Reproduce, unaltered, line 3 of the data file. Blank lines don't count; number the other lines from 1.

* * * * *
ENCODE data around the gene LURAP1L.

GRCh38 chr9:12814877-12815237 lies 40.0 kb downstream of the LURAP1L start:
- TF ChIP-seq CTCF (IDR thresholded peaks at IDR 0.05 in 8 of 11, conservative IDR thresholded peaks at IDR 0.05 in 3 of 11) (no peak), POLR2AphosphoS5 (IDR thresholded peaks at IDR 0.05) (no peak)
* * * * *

- TF ChIP-seq CTCF (IDR thresholded peaks at IDR 0.05 in 8 of 11, conservative IDR thresholded peaks at IDR 0.05 in 3 of 11) (no peak), POLR2AphosphoS5 (IDR thresholded peaks at IDR 0.05) (no peak)